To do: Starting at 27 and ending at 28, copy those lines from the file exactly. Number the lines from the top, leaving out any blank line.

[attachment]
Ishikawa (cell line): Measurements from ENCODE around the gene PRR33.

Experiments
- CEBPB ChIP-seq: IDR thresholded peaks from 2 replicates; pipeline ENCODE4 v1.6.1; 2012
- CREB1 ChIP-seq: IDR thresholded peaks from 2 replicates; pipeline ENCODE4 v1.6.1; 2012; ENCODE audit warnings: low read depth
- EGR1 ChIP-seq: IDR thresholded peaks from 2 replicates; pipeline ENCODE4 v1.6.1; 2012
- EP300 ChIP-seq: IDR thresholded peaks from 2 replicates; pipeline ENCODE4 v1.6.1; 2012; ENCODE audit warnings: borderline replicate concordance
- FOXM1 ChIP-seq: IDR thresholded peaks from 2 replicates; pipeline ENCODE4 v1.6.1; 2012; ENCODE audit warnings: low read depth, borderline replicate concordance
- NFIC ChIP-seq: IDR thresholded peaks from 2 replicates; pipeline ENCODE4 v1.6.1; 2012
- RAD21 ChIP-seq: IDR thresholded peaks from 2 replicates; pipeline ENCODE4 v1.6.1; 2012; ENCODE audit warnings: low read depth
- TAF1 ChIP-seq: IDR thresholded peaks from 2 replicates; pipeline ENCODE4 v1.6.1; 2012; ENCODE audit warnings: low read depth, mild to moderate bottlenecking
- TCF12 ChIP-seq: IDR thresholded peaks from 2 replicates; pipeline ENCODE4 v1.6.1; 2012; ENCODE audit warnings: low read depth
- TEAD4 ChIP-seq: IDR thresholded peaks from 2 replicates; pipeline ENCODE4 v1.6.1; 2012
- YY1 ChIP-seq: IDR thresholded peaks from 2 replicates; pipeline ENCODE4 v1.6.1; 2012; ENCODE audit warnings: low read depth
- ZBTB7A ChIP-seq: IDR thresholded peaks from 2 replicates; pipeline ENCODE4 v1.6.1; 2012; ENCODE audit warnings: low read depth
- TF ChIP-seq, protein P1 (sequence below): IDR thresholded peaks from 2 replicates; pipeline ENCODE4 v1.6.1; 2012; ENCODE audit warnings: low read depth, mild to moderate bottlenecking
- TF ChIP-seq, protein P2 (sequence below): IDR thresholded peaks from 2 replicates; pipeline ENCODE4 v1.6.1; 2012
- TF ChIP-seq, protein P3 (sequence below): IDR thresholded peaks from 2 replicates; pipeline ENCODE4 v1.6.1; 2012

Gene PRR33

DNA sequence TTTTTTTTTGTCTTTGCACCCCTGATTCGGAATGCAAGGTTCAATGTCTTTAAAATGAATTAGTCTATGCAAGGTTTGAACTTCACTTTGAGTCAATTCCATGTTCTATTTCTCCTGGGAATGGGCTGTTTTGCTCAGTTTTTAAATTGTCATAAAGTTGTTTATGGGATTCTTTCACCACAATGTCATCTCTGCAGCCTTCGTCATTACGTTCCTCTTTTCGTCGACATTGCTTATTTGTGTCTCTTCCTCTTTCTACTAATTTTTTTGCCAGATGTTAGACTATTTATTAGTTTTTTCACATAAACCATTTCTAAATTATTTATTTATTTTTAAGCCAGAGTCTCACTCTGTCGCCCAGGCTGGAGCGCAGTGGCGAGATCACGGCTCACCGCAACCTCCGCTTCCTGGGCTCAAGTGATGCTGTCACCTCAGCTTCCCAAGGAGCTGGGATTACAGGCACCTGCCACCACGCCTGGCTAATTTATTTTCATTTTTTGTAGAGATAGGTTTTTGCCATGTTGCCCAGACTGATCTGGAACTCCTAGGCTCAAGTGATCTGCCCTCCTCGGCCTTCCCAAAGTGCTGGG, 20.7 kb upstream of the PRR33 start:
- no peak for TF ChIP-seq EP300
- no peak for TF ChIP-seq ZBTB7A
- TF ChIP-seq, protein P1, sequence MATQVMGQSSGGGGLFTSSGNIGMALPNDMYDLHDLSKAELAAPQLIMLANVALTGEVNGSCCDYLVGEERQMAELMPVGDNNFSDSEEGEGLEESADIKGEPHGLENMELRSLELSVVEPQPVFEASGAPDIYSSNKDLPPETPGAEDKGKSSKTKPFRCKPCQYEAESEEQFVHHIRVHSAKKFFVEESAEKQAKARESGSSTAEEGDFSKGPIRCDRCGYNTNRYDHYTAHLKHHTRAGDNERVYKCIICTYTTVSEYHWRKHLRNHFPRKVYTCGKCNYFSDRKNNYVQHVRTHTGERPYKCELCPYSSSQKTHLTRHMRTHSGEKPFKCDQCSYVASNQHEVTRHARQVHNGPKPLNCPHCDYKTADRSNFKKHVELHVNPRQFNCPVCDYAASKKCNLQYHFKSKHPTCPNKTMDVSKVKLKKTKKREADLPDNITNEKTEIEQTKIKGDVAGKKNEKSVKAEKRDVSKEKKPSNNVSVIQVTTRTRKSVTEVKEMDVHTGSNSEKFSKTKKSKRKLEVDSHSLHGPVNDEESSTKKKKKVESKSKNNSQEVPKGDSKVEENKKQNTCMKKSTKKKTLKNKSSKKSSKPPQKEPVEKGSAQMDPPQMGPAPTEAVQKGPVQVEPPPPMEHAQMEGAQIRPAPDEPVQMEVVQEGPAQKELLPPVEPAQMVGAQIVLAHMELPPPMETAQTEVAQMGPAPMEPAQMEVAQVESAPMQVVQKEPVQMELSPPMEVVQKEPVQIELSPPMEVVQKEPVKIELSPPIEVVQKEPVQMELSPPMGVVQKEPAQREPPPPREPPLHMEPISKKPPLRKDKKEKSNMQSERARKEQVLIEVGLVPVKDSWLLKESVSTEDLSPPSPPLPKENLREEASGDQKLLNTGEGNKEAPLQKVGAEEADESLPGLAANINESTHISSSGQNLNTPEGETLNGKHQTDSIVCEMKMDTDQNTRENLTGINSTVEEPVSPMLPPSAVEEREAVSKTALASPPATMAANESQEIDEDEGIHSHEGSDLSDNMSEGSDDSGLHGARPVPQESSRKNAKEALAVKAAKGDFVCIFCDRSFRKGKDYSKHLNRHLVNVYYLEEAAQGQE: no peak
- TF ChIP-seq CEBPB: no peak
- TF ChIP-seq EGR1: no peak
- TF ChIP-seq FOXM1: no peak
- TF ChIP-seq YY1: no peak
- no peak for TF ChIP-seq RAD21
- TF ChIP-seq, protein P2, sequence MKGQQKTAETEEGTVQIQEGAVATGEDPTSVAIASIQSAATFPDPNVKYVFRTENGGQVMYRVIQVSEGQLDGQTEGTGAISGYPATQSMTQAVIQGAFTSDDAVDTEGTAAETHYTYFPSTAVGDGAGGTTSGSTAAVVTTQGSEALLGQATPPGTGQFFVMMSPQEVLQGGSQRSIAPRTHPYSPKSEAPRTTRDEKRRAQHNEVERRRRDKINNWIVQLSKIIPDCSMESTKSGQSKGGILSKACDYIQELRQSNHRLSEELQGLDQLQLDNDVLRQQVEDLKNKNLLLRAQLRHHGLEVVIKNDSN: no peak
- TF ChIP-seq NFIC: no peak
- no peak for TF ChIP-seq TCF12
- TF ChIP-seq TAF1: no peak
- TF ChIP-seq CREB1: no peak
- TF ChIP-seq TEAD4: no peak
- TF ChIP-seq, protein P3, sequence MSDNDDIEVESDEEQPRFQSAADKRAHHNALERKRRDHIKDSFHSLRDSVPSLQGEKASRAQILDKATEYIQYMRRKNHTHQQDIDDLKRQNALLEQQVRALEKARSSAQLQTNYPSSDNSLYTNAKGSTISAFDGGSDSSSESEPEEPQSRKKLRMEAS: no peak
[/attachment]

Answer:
- no peak for TF ChIP-seq RAD21
- TF ChIP-seq, protein P2, sequence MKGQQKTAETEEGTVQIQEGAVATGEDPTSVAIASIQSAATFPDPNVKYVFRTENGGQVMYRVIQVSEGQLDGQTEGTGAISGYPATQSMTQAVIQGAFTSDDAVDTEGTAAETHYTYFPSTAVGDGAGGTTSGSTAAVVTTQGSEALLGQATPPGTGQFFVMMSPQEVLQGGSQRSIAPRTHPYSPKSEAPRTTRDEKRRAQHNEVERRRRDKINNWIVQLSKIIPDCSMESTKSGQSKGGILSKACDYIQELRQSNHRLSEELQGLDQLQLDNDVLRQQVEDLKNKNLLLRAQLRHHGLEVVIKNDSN: no peak